Rep. Mick Devin, D-Newcastle, on Wednesday appealed the rejection of a bill that would establish a study to look at the effects of ocean acidification. The bill was voted down by the Legislative Council for inclusion in the upcoming session.
Rising levels of carbon dioxide from fossil fuels use cause naturally alkaline ocean waters to become acidic, forming carbonic acid. Carbonic acid dissolves the shells of shellfish, an important commercial marine resource. Ocean acidity levels have increased 30 percent since the Industrial Revolution.
“We must protect Maine’s marine resources and the many jobs they support,” said Devin. “We need to educate ourselves and address the harm to our commercial shellfish industries.”
The bill would establish an 11-member commission to study the negative effects of ocean acidification.
If left unchecked, ocean acidification could cause major losses to Maine’s major inshore shellfisheries, including clams, oysters, lobsters, shrimp and sea urchins, risking thousands of jobs and billions of dollars in the state’s economy.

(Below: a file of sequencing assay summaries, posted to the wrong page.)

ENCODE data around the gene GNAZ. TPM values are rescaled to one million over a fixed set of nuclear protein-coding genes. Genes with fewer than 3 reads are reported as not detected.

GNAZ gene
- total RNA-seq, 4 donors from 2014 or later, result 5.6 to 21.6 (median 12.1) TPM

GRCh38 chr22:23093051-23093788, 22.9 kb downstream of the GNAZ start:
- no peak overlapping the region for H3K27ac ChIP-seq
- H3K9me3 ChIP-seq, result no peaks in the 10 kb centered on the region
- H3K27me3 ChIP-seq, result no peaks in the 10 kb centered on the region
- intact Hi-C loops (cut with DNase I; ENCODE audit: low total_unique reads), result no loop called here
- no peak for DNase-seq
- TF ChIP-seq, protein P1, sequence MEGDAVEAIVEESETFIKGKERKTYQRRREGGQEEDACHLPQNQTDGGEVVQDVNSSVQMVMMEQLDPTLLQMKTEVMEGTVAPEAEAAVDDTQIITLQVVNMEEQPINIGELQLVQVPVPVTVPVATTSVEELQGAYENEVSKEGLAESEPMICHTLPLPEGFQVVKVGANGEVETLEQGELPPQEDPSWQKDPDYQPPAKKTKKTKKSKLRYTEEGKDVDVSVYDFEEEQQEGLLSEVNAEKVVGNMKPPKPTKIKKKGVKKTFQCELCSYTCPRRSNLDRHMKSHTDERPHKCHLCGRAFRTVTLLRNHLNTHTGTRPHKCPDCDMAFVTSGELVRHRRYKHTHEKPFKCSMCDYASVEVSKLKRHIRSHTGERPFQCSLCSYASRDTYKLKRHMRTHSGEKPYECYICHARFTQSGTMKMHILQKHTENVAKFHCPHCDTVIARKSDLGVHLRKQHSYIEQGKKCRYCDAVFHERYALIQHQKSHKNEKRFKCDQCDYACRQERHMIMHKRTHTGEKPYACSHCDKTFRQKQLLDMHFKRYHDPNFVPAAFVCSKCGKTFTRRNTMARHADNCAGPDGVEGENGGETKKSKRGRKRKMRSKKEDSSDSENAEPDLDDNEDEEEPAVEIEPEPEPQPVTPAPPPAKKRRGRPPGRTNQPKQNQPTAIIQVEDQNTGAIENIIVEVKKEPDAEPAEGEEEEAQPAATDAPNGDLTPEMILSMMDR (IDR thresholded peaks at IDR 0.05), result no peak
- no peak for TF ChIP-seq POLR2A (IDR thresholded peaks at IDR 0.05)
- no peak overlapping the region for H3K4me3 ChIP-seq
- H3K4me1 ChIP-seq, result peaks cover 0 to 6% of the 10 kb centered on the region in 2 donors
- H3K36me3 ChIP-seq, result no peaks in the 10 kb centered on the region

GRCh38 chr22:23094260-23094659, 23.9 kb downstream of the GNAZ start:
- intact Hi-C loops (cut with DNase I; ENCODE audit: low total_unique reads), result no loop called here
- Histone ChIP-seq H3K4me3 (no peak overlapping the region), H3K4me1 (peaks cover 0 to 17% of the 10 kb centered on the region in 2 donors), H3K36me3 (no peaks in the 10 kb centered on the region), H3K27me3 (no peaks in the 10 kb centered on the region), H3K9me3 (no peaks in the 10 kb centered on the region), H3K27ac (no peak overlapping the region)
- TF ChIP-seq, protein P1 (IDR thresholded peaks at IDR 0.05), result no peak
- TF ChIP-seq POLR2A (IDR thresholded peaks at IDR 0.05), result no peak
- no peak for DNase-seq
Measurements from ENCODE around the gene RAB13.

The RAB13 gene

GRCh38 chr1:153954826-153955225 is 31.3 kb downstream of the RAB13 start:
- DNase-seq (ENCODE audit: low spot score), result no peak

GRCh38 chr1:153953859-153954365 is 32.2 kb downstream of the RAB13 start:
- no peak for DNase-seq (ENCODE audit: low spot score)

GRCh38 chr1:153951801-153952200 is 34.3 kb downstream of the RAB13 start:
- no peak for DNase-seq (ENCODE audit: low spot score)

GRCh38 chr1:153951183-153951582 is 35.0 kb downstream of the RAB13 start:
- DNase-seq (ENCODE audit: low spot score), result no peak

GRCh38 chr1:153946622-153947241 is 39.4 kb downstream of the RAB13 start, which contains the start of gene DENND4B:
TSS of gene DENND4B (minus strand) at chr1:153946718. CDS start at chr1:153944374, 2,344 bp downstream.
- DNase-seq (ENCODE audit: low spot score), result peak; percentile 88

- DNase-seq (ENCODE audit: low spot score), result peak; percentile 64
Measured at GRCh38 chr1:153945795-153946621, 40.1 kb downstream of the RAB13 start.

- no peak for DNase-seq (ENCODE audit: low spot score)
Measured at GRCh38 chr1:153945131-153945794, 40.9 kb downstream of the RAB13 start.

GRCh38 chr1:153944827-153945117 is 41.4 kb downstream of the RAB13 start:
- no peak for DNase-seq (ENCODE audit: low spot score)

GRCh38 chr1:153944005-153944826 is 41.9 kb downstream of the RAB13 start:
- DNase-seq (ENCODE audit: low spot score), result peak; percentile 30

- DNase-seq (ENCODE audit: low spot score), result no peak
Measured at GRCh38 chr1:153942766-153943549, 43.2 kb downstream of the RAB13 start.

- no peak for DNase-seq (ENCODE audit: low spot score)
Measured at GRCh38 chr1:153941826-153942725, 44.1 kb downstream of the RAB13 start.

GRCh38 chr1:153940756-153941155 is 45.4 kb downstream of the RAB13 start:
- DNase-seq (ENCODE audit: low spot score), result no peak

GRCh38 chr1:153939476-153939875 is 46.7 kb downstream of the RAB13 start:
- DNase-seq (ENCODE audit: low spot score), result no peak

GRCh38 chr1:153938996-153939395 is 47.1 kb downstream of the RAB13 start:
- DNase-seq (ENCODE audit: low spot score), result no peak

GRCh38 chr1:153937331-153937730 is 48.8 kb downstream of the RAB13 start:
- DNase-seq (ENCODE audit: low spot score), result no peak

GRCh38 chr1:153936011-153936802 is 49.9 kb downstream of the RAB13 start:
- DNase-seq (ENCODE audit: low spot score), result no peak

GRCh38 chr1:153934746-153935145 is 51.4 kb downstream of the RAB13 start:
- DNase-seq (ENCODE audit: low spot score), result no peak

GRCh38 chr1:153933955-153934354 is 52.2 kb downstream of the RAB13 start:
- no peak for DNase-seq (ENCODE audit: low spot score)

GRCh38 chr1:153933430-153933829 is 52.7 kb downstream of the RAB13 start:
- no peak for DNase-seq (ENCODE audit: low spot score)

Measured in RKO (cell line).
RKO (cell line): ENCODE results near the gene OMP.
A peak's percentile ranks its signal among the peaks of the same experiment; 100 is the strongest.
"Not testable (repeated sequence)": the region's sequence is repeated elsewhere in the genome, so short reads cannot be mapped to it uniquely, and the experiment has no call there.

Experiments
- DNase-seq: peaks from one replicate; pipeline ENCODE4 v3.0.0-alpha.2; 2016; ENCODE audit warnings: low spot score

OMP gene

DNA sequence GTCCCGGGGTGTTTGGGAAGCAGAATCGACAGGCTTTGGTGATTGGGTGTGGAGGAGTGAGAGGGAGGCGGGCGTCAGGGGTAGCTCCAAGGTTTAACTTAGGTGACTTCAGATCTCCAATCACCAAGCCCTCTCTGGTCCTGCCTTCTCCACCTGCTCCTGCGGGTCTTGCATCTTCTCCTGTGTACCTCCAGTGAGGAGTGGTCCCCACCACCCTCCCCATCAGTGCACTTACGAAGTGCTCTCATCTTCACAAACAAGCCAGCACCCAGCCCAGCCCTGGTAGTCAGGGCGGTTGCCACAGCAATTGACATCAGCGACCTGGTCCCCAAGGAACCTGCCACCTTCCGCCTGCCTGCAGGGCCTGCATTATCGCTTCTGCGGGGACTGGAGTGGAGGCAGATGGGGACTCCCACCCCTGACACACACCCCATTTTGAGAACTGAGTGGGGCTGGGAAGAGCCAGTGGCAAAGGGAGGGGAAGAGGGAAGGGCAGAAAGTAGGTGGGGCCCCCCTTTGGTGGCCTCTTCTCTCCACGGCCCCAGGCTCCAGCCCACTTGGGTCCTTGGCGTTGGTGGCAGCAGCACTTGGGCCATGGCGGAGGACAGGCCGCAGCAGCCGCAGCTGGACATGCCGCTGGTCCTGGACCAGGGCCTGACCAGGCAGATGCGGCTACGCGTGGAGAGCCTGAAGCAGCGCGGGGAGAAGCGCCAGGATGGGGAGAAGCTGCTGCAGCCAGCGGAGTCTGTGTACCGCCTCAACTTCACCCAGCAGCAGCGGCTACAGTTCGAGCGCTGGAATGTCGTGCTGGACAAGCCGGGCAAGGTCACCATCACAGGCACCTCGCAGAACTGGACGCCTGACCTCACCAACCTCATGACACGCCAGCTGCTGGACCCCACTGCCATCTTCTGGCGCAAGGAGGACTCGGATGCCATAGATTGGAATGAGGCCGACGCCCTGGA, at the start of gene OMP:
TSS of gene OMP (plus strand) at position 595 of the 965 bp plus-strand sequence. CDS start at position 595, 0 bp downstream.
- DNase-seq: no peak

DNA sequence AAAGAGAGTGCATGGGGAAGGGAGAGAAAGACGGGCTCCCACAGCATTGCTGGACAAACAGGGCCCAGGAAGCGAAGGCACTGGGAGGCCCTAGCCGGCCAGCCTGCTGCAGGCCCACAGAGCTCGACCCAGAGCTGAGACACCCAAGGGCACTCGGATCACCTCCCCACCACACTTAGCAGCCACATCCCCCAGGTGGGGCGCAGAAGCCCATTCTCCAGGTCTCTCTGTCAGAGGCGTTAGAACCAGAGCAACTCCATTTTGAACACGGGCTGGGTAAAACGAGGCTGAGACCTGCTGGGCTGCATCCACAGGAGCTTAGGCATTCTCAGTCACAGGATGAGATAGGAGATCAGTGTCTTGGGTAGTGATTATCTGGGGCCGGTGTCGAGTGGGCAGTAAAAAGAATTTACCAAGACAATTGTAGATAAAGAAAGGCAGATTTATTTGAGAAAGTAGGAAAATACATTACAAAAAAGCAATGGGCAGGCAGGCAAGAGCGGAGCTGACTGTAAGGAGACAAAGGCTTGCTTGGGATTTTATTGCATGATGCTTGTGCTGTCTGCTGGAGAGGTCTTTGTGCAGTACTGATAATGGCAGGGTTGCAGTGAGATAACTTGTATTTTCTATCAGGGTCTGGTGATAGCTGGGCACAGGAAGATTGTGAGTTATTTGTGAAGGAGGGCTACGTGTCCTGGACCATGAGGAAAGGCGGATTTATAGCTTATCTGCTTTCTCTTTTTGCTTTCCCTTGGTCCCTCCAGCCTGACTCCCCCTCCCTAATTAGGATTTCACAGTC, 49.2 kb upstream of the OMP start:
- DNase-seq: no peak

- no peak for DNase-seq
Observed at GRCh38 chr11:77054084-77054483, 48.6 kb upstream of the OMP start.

A 2007 study by the National Oceanic and Atmospheric Administration discovered changes in ocean chemistry not expected for another 50 to 100 years were present on the West Coast, which caused the failure of shellfish hatcheries in Washington State.
“We don’t want Maine to be next,” said Devin. “We have too much to lose.”
Bills for the Legislature’s second session must win approval from the Legislative Council. The second session of the Legislature is typically reserved for top-priority or emergency measures.
The appeal hearing will be on November 21 in the Legislative Council chambers at the State House.